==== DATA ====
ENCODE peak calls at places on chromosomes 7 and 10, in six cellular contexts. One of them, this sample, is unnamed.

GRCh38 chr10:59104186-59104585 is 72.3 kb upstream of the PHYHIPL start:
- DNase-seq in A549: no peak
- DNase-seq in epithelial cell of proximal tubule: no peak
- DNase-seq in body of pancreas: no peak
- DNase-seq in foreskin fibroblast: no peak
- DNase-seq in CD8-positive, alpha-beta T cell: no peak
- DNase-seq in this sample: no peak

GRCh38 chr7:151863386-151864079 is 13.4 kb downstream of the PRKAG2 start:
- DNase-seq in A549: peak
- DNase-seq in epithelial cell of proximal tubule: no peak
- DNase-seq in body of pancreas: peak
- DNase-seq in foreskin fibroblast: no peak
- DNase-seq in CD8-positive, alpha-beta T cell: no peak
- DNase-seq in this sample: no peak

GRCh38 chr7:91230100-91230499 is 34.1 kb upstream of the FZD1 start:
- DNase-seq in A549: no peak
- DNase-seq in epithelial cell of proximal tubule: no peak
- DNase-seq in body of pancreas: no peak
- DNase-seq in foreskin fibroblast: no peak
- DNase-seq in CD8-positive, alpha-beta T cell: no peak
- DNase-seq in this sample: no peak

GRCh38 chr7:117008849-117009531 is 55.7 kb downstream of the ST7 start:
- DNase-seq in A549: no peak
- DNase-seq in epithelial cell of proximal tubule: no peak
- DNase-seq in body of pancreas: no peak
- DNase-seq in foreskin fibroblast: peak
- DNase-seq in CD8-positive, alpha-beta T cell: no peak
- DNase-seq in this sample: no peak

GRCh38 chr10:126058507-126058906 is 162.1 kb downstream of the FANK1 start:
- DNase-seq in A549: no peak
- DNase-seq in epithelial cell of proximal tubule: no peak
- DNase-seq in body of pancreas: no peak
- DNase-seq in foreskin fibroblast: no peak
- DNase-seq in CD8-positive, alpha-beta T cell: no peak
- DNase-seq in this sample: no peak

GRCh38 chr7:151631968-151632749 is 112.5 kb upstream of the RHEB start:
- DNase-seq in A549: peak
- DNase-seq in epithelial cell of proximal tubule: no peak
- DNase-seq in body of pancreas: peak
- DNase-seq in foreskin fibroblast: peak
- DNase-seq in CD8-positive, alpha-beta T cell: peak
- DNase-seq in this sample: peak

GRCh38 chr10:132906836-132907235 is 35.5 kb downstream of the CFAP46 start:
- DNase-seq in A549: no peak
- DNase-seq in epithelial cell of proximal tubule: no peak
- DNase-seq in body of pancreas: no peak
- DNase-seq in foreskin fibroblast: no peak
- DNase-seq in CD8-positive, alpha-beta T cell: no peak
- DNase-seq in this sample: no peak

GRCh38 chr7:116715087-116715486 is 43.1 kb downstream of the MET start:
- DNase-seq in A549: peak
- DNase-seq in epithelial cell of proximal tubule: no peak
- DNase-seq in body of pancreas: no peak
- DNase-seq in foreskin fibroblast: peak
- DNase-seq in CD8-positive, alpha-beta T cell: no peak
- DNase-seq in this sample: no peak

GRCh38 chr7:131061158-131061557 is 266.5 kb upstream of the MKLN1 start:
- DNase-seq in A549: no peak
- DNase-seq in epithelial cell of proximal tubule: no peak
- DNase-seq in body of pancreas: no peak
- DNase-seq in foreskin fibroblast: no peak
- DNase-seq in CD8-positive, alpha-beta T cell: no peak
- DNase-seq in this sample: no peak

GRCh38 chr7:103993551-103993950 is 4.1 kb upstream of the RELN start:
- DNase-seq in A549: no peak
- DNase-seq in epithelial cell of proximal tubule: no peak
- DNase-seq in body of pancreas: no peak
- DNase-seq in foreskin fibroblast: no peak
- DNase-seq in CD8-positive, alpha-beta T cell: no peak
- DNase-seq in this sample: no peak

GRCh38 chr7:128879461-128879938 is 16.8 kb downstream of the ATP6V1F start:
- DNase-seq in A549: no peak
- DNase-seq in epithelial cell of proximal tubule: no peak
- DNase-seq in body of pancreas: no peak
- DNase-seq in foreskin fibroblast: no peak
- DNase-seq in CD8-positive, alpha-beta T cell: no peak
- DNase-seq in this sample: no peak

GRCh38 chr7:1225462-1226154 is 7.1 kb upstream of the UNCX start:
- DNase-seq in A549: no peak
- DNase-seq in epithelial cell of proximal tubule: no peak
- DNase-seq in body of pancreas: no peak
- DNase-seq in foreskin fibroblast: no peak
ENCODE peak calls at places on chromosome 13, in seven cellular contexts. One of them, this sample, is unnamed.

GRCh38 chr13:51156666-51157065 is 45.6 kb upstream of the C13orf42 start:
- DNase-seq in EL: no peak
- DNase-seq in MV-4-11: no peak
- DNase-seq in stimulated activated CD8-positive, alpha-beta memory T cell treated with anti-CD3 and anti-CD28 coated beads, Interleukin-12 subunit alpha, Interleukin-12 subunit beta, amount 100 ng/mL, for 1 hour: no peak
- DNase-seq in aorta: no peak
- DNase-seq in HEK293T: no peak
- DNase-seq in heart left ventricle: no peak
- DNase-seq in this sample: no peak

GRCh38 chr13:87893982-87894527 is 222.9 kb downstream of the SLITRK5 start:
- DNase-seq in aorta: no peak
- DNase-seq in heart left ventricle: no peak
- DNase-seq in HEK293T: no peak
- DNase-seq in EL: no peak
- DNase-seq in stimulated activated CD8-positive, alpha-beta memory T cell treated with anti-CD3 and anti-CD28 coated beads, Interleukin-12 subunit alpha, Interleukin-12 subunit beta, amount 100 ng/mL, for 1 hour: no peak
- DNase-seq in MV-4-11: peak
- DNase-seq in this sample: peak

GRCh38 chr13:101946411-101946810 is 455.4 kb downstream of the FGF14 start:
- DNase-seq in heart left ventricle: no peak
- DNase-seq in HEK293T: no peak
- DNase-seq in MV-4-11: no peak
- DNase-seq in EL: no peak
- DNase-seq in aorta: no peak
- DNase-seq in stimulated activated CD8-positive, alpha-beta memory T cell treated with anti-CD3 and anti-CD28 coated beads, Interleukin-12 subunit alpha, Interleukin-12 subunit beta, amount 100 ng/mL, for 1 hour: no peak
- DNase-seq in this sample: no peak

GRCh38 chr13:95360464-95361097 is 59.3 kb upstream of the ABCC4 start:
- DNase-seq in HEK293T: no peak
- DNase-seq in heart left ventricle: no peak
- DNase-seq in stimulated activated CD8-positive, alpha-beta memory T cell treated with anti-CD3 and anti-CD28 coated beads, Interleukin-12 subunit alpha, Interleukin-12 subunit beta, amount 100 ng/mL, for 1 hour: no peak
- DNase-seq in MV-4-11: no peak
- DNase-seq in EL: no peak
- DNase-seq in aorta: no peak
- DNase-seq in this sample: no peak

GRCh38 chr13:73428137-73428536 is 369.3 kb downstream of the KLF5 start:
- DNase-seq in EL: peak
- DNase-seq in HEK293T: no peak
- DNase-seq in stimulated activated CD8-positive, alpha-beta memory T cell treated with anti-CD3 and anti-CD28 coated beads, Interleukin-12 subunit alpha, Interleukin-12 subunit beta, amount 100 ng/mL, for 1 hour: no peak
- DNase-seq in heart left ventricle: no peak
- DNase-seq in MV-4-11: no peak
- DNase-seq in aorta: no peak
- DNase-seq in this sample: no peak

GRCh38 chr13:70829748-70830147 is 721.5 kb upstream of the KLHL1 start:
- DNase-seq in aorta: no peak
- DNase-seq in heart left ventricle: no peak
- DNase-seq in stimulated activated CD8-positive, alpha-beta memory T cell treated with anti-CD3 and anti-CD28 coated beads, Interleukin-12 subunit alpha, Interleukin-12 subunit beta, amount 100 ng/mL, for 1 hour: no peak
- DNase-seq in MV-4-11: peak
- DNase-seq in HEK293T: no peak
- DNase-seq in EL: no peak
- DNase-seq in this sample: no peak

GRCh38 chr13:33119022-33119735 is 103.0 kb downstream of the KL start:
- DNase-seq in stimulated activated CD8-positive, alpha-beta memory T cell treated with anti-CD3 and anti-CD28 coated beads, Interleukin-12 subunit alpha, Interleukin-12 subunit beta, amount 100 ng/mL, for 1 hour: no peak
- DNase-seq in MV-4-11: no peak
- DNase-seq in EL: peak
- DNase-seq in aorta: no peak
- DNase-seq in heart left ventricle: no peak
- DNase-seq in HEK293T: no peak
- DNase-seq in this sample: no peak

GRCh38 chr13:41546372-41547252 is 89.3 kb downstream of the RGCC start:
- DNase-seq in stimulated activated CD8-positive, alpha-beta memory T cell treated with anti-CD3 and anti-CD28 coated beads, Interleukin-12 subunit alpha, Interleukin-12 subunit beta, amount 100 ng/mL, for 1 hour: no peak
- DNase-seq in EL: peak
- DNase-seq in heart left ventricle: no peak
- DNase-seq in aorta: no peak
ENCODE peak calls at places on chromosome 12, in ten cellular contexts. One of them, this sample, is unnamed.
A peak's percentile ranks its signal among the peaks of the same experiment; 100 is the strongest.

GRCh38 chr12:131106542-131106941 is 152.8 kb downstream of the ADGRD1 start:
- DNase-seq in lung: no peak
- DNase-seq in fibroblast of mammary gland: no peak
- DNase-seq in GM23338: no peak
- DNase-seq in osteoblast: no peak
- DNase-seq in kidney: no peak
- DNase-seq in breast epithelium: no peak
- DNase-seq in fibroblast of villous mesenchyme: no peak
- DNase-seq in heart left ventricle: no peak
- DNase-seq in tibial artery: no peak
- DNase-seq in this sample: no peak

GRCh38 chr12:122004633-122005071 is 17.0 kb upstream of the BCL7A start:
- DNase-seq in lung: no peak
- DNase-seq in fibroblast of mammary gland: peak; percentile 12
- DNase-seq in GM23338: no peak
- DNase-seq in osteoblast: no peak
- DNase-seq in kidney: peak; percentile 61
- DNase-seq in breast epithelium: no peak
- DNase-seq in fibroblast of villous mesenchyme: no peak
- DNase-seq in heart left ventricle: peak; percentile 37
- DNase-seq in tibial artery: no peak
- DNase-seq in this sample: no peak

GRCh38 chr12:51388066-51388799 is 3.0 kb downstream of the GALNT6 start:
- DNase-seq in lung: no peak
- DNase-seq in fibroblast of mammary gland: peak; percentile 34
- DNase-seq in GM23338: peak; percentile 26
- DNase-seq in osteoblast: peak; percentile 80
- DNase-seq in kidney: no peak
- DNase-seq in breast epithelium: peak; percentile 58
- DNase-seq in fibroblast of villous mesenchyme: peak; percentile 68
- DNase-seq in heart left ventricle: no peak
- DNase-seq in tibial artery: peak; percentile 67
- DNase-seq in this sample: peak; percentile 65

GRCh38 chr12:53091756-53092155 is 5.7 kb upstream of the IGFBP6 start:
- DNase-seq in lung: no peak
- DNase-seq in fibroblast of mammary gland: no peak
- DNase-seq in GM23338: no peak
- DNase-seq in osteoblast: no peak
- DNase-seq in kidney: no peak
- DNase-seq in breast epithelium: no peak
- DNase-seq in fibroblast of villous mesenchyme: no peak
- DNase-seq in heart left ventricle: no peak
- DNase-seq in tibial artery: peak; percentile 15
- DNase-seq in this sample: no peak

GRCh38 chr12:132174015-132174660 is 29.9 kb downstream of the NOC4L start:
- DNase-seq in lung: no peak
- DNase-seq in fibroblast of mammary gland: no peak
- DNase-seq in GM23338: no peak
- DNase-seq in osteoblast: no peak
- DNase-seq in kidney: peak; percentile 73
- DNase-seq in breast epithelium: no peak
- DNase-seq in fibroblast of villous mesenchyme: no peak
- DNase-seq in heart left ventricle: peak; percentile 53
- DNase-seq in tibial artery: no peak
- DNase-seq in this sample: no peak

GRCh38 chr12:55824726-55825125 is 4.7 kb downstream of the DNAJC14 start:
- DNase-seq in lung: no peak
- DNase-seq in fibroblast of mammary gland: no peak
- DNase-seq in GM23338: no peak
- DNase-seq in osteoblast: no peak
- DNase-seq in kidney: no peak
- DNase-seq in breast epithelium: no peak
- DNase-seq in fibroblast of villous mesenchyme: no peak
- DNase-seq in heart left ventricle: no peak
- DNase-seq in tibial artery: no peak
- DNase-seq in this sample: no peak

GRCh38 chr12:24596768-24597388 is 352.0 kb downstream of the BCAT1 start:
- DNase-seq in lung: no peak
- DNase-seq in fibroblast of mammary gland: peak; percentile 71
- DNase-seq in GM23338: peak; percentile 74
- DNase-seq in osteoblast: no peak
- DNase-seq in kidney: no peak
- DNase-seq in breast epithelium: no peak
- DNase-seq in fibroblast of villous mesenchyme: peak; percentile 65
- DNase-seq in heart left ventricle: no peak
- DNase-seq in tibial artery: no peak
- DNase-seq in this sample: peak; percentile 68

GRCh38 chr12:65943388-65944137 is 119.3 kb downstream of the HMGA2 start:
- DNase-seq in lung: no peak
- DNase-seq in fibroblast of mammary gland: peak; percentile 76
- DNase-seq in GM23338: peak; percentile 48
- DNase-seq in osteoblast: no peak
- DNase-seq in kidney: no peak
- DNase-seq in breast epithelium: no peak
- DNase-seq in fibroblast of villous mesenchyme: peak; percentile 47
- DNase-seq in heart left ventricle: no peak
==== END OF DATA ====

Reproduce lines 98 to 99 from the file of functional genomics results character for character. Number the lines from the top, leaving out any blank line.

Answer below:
- DNase-seq in stimulated activated CD8-positive, alpha-beta memory T cell treated with anti-CD3 and anti-CD28 coated beads, Interleukin-12 subunit alpha, Interleukin-12 subunit beta, amount 100 ng/mL, for 1 hour: no peak
- DNase-seq in MV-4-11: peak